2. Load in any and all moving essentials (like the ones outlined in this post).
  3. Close the door and clearly label it with a bright, obvious “NO PACK” sign so movers/helpers know they can skip that space all together.

Having this dedicated zone gives you an easy place to throw no-pack items as you come across them, and all but guarantees they won’t be packed away by accident.

“No Pack” vs “Open First”

Military relocations are notorious for being long and drawn out. It’s not unusual for us to go days, weeks, or even months between when the truck drives away from one house and boxes are finally unloaded at the new one. Because of this, we keep a lot of these moving essentials with us while transiting (usually packed in the car using pro-level Tetris skills!)

However, it’s important to note that some of the moving essentials I outline below could also be packed into an “Open First” box instead. Your situation will dictate what needs to actually be with you, and what can go on the moving truck but labeled in such a way you can find it immediately.

Okay, let’s dive into the moving essentials I recommend most when transition from one home to another!

Moving Essentials for Living

I already told you the story about sleeping on the floor with nothing but clothes as pillows. We’ve also had to shower sans curtain because we forgot to keep one on hand! Here are our living must-haves that allow us to stay as comfortable as possible while moving from one home to another.

Moving Essentials | Living Necessities

  1. Sleeping Systems – Unless you are doing a “door-to-door” move (where you’ll never not have your bed), consider having something for each person to comfortably sleep in.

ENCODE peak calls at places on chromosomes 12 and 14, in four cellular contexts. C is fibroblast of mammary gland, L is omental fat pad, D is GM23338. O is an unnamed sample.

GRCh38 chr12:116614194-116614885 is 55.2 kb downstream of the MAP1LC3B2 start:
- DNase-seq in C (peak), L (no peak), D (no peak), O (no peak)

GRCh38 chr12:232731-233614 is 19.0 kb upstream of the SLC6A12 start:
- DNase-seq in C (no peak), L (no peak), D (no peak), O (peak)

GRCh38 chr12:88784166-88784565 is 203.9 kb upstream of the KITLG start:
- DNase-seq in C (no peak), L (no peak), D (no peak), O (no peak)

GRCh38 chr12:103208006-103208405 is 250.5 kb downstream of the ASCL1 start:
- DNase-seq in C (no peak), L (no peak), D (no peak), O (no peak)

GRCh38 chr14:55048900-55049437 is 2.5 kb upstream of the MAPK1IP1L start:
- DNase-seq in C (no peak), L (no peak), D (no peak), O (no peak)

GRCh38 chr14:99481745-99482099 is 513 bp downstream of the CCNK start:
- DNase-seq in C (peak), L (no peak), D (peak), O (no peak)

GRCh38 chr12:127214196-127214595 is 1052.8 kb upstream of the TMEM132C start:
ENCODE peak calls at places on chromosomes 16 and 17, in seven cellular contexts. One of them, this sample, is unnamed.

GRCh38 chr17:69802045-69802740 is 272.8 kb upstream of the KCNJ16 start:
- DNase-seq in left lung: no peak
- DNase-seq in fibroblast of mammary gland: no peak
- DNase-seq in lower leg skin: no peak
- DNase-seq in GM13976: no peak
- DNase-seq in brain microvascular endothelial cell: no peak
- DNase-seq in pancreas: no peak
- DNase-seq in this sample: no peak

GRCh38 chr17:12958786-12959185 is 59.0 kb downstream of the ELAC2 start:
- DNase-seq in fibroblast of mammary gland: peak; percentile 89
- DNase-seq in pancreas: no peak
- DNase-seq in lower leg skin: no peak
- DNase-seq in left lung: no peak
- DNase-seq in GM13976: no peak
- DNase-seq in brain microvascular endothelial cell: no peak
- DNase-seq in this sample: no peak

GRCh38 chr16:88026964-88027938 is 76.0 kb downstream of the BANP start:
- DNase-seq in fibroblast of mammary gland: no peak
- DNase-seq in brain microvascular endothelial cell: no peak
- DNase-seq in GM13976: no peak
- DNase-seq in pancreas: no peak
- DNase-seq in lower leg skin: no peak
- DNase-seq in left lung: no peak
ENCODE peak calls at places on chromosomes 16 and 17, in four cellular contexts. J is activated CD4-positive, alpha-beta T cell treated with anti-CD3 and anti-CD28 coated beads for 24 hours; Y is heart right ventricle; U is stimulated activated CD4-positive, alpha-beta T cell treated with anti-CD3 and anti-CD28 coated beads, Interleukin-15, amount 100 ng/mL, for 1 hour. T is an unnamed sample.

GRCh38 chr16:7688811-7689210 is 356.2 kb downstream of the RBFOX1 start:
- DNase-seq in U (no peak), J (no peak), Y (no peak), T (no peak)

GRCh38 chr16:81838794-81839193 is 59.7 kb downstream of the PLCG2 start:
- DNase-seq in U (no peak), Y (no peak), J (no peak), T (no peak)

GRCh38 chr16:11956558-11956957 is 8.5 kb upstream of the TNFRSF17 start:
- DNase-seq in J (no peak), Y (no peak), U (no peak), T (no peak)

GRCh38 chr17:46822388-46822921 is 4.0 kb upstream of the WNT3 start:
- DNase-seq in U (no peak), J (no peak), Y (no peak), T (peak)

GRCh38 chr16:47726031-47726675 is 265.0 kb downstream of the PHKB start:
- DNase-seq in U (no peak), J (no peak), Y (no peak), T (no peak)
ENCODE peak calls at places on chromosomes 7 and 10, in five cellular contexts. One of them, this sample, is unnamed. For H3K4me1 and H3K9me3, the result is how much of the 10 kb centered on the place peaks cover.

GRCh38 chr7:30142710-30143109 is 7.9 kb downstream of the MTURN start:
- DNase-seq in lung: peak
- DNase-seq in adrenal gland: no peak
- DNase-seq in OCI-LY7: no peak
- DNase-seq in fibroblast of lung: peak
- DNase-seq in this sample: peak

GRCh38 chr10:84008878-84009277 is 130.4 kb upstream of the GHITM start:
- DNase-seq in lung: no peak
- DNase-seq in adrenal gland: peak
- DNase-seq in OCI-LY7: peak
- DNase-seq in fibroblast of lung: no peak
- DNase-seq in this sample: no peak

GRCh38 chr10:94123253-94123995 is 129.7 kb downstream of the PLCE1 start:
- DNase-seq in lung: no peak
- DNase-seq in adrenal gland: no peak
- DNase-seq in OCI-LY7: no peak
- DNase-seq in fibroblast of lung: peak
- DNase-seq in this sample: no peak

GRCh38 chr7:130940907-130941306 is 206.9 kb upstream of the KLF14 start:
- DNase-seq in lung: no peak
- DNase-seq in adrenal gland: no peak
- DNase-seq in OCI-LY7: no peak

• Air Mattress(es). Air mattresses have come a really long way and are now more compact (and more comfortable!) than ever. We like these air mattresses that have the pump built right in and sit a good 2′ off the floor.
    • Sleeping Bags. Air mattresses can be bulky in a tightly-packed car, so using sleeping bags for the kids is a great space-saving solution.
    • Pac’n’Play. If you still have a crib sleeper, don’t forget the pac’n’play and a few extra sheets.
  2. Bedding + Pillows. Whether you do or do not need bedding for air mattresses, you will want them the first night in your new home once beds arrive and are setup. Ensure you have a clean, complete set for every family member.
  3. Shower Curtain and/or Liner. Even if you pack the shower curtain, leave the liner to keep both mess and privacy in tact. Then be sure to take it with you so you can shower comfortably in the new place as well.
  4. Bath Towels. Air drying is fun and all, but having a single bath towel for each family member (and hand towels in all the bathrooms) will keep everyone happier.
  5. Laundry Detergent. Movers usually won’t move liquids; so instead of giving it away, keep detergent with you so you don’t have to buy some in transit or when you want to do the first few loads in the new place.